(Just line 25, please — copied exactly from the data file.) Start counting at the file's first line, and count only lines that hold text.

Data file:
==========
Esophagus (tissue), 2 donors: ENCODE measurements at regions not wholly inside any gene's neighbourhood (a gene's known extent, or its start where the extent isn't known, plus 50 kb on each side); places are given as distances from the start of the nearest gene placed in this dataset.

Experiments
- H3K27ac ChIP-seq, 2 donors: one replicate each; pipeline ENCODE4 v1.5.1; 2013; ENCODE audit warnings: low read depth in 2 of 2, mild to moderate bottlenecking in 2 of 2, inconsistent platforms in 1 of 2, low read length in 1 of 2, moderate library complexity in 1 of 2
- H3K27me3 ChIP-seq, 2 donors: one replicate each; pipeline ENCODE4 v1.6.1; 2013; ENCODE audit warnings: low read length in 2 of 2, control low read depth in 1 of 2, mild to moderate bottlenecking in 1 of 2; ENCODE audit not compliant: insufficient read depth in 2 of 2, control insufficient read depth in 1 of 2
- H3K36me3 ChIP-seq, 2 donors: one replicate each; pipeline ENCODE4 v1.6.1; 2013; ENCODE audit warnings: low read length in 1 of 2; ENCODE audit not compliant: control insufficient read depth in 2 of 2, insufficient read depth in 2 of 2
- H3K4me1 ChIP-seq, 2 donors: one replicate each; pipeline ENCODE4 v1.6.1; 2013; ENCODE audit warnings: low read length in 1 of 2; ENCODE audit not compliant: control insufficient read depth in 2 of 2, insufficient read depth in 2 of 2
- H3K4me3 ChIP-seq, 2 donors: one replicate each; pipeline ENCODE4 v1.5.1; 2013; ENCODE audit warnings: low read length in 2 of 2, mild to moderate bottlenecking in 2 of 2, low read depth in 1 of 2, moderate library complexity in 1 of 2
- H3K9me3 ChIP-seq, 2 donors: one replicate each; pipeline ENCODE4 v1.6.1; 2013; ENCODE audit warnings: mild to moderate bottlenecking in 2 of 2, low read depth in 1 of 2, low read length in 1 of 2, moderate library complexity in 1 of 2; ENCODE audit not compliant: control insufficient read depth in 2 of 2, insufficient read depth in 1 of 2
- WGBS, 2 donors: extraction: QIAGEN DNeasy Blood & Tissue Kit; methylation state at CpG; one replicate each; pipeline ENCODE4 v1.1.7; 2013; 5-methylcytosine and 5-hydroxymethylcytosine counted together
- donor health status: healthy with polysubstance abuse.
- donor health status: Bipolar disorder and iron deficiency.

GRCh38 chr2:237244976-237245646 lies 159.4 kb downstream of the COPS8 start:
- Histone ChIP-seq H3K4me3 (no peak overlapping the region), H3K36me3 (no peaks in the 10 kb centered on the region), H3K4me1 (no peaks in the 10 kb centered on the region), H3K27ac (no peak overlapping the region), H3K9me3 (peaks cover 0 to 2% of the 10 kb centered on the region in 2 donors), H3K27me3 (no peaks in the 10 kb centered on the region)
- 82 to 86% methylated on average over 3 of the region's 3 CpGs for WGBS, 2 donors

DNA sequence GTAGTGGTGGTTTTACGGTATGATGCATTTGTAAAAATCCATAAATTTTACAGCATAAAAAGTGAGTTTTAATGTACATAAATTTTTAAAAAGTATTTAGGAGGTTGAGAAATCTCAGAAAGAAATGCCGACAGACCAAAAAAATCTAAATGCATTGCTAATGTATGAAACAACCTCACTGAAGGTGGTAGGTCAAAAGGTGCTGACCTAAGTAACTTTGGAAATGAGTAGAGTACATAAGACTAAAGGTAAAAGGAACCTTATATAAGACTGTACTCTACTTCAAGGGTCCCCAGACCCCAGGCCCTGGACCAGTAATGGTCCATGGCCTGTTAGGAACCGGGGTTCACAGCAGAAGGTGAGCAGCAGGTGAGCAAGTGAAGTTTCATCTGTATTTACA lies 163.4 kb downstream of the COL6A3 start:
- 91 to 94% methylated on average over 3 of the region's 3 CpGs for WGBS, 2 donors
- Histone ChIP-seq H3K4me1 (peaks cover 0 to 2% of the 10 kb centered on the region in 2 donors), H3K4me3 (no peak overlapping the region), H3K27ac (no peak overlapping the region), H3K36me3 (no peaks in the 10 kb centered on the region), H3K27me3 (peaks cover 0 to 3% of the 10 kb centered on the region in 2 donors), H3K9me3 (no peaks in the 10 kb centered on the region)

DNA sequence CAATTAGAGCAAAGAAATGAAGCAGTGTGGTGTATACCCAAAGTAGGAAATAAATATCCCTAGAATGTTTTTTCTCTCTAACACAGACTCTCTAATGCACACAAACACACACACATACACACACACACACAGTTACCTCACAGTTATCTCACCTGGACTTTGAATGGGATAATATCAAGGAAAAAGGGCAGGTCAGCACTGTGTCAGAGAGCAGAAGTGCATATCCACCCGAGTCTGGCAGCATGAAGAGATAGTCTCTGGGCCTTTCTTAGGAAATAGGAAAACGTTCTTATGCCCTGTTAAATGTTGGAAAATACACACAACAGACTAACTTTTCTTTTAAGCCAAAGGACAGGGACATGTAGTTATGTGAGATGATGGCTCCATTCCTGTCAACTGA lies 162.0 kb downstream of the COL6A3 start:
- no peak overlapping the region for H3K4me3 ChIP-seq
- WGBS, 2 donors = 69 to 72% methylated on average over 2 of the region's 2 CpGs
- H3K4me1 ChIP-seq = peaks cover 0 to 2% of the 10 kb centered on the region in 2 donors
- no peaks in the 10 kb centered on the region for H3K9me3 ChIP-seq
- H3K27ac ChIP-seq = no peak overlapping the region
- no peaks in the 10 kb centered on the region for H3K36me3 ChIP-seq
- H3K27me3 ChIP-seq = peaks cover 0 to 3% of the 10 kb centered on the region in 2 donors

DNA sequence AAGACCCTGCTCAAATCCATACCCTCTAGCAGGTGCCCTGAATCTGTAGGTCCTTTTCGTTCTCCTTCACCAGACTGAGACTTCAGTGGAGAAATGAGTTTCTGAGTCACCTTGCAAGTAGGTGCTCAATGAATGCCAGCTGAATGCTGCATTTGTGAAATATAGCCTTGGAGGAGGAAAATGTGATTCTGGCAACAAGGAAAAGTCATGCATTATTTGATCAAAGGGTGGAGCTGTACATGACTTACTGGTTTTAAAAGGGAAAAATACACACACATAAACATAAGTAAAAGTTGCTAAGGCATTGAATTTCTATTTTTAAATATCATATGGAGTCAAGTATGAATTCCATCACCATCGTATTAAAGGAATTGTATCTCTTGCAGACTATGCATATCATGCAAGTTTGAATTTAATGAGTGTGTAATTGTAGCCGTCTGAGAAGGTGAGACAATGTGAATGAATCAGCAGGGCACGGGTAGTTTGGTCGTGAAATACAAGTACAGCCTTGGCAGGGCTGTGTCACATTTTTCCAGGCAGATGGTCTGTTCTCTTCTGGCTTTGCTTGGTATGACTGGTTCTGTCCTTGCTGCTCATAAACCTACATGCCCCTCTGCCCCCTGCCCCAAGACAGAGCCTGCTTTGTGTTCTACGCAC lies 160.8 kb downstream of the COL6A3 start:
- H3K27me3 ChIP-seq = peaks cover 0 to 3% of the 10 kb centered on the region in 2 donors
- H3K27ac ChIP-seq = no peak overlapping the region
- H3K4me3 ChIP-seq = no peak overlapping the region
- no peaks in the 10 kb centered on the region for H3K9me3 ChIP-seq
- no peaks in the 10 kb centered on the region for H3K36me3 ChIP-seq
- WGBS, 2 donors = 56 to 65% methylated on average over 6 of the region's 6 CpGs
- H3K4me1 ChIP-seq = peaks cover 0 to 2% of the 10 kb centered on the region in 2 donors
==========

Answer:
- H3K27me3 ChIP-seq = peaks cover 0 to 3% of the 10 kb centered on the region in 2 donors